Mexico is of enormous importance to the United States. We have strong strategic interests in a relationship of respect and collaboration with Mexico while we work through differences on trade, security, and migration.
U.S.-Mexico relations touch the daily lives of more Americans than ties with any other country, whether through culture, commerce or travel. U.S. prosperity and the security of our homeland are deeply affected by the type of relationship we have with our southern neighbor.
Much can be improved between Mexico and the U.S. for the good of both countries, but tackling these challenges need not be a win-lose proposition. Both countries can gain security and prosperity. Reviving the animosity and “distance” that characterized our relationship in the seventies or eighties is dangerous and runs counter to our interests.
The six of us have served as U.S. Ambassadors to Mexico, managing the ever-improving relationship across Democratic and Republican administrations since the late eighties. We have seen firsthand the strategic value of working cooperatively with Mexico to tackle common problems, including crime, terrorism and global economic competition. Along the way, Mexico has become a more democratic and prosperous country, making it a better and more reliable partner.
We are now deeply concerned to see this foundation shaken. Public attitudes in both countries are being soured by exaggerated public accusations. Mexicans believe that their national “dignity” has been insulted. Champions of closer cooperation with the U.S. are on the defensive. Nationalist voices are gaining traction. This is not in America’s long-term interest.
The United States and Mexico started our modern journey to closer partnership with the 1993 North American Free Trade Agreement. Collectively, the six of us have worked through every stage of NAFTA. This is not a perfect agreement, but neither is it the job killer some have construed. Since NAFTA was signed in 1993, U.S. jobs linked to trade with Mexico grew from 700,000 to 4.9 million. The value of our two-way trade has grown six-fold, reaching $584 billion in 2015. Mexico is now the second largest market for U.S. exports, larger than our exports to China, Japan, and Germany combined. Mexico is the third largest buyer of U.S. agricultural products. We build many things together, with parts crossing borders in both directions – so much so that finished Mexican manufactured exports were found to have 40 percent U.S. content.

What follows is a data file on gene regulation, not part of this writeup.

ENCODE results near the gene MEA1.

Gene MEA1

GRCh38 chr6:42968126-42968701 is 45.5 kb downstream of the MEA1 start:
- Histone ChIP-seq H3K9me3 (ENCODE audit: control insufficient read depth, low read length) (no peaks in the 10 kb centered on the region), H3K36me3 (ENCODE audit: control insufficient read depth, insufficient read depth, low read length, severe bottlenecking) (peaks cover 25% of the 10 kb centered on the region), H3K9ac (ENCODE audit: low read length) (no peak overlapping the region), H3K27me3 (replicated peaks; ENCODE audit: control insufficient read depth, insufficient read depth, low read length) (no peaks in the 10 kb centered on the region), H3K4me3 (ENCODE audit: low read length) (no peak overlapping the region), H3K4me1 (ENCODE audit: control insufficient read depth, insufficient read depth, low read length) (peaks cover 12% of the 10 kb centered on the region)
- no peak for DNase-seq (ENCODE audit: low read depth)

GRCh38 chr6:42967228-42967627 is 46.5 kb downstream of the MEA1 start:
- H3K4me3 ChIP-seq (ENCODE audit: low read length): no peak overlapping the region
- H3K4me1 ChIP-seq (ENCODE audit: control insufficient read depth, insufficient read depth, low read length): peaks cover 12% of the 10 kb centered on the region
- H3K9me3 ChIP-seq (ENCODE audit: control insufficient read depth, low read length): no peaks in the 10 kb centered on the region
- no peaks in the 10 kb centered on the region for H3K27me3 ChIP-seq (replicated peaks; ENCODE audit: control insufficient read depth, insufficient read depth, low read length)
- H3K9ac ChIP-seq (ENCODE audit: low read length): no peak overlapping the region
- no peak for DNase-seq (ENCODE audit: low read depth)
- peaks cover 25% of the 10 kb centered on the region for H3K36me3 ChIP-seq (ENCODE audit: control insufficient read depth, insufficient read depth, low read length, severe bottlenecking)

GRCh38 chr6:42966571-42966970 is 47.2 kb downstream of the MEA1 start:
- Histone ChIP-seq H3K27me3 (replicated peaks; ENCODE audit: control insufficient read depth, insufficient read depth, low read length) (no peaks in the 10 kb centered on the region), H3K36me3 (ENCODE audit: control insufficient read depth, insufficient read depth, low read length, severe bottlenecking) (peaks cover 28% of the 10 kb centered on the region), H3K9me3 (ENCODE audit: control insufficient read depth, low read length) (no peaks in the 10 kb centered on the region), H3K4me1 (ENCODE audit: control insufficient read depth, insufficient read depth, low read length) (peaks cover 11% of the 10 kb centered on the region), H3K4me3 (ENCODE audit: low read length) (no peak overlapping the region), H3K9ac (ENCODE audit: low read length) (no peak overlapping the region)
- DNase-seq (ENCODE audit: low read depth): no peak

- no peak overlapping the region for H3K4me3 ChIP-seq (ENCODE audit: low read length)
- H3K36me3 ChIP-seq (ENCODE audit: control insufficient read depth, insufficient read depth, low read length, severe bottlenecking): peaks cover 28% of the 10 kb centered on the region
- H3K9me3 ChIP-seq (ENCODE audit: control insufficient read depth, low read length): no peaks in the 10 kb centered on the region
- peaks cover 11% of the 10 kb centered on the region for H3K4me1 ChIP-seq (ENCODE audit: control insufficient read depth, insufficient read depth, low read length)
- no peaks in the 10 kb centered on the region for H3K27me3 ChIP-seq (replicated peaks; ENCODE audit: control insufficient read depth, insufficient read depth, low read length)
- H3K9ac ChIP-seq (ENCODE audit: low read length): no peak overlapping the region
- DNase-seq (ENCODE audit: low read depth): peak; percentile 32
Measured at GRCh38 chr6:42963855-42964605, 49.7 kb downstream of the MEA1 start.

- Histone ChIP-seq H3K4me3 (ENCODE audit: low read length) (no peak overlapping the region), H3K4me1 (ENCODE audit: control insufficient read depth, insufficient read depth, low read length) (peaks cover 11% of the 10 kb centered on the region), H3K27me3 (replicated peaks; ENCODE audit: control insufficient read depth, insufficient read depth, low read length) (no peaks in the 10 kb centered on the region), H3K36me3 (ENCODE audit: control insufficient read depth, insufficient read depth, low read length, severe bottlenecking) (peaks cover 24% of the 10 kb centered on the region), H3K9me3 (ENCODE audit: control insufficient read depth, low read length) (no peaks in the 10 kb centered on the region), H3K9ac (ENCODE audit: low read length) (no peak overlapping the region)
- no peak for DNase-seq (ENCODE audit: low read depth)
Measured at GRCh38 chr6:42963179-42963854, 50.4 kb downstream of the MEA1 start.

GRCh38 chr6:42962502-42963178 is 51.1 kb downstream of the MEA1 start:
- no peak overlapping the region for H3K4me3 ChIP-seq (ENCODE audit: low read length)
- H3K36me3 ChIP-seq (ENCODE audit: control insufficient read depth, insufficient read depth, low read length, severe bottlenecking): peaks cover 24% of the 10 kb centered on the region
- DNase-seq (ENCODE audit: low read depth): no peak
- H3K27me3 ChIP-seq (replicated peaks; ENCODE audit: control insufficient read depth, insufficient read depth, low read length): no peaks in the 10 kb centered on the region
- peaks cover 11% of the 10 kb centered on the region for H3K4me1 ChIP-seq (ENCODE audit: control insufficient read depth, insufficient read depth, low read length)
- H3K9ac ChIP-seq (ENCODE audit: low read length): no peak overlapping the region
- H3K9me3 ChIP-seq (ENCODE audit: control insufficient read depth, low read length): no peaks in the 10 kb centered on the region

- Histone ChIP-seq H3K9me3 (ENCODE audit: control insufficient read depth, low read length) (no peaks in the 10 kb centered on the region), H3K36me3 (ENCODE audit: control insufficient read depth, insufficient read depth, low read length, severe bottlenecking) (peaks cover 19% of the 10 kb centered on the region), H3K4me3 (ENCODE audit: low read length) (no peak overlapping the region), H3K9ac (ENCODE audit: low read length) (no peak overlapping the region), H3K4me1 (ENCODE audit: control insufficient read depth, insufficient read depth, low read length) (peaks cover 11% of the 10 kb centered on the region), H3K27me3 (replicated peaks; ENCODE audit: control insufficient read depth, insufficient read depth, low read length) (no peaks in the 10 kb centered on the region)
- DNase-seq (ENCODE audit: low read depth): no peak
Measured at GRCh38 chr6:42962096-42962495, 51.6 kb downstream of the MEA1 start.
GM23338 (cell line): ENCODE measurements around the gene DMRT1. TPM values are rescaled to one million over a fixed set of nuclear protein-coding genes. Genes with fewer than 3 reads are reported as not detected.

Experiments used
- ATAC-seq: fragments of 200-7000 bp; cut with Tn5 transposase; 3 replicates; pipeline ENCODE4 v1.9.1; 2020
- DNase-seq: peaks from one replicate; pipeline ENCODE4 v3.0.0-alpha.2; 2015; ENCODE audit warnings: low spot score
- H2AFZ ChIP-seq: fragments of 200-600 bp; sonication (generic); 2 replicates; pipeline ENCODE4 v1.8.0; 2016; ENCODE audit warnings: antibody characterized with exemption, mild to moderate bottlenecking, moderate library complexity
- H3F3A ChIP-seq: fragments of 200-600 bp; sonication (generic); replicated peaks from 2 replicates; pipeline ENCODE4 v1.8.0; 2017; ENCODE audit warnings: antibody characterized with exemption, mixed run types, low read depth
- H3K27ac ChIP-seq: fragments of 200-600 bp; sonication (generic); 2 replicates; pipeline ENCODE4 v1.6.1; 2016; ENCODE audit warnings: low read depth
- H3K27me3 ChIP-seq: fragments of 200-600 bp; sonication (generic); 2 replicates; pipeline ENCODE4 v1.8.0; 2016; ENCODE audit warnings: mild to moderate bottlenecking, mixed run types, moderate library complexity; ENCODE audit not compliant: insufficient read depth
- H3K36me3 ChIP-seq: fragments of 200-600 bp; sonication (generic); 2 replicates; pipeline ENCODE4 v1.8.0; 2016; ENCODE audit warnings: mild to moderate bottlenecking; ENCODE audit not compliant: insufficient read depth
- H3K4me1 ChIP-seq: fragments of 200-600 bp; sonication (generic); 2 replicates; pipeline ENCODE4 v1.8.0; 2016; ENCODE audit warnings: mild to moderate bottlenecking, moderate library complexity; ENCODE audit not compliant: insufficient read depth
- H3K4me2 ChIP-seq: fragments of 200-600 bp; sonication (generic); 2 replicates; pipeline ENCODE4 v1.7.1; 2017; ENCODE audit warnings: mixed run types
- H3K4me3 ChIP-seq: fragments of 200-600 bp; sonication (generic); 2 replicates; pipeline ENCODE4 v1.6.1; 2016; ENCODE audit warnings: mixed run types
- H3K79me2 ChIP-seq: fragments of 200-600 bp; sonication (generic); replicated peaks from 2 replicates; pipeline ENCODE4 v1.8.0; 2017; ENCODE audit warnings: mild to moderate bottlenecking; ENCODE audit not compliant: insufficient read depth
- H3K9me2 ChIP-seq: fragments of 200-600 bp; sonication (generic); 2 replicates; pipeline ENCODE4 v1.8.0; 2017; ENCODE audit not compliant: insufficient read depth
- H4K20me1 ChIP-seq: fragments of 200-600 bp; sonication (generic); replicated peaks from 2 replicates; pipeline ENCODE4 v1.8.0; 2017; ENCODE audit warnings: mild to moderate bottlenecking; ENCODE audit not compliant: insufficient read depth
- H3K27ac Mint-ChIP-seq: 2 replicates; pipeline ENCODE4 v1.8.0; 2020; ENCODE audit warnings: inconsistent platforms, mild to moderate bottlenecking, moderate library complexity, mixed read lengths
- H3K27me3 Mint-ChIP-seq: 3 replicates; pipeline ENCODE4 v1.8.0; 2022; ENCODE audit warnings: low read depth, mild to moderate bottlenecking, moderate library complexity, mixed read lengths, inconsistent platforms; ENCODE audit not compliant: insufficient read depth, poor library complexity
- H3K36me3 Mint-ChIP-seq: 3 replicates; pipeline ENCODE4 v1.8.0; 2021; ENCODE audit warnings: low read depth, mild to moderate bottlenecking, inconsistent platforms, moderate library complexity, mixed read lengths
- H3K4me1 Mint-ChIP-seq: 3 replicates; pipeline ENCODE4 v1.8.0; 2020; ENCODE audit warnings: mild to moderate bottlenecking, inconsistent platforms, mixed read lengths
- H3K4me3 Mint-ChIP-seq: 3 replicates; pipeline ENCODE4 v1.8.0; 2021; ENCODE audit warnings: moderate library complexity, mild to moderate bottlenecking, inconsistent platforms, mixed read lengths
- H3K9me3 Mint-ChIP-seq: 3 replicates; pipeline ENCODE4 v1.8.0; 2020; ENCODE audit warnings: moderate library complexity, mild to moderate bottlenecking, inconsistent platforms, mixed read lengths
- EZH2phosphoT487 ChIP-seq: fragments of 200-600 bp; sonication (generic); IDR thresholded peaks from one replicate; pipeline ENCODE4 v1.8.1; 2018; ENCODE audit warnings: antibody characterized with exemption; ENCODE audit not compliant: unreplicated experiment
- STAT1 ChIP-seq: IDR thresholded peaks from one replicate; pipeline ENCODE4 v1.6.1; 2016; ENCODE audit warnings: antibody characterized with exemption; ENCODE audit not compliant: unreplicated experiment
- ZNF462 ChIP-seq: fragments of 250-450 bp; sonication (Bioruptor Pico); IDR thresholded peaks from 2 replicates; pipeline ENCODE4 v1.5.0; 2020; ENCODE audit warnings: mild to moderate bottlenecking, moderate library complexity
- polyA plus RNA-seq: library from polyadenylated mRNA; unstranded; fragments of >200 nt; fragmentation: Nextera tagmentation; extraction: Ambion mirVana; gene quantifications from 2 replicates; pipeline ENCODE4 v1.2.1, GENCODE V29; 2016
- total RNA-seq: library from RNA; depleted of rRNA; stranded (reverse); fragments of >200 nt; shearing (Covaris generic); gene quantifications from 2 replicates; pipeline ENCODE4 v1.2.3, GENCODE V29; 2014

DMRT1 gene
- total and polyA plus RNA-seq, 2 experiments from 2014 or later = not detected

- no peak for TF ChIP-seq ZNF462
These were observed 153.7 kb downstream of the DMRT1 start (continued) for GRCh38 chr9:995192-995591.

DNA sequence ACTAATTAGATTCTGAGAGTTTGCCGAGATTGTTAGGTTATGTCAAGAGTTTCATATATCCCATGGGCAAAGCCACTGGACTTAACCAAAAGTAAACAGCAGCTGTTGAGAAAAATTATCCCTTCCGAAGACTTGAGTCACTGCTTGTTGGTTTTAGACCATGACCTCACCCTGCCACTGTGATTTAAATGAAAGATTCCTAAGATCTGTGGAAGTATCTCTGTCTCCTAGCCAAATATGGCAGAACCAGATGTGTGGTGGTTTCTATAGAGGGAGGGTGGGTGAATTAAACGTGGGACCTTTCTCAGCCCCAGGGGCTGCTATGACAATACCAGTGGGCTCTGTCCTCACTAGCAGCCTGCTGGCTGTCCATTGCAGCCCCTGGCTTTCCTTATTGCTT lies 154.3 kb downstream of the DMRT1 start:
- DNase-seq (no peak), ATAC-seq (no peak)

U.S. jobs moved to Mexico, but others were created by NAFTA. A 2013 study estimated that the US is $127 billion richer each year because of extra NAFTA trade. New studies have made clear that the big causes of US manufacturing job losses are automation and trade with China, not NAFTA. NAFTA can be improved to help boost the U.S. economy in such areas as “rule of origin,” services, e-commerce, border inefficiencies, and labor standards. Those are the issues that should be negotiated based on facts to strengthen a long-term relationship that makes both countries more competitive.